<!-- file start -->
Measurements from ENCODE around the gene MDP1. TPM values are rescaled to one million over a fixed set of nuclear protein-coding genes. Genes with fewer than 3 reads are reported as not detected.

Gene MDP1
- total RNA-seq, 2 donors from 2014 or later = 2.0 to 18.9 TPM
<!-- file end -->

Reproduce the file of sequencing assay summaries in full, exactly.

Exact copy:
Measurements from ENCODE around the gene MDP1. TPM values are rescaled to one million over a fixed set of nuclear protein-coding genes. Genes with fewer than 3 reads are reported as not detected.

Gene MDP1
- total RNA-seq, 2 donors from 2014 or later = 2.0 to 18.9 TPM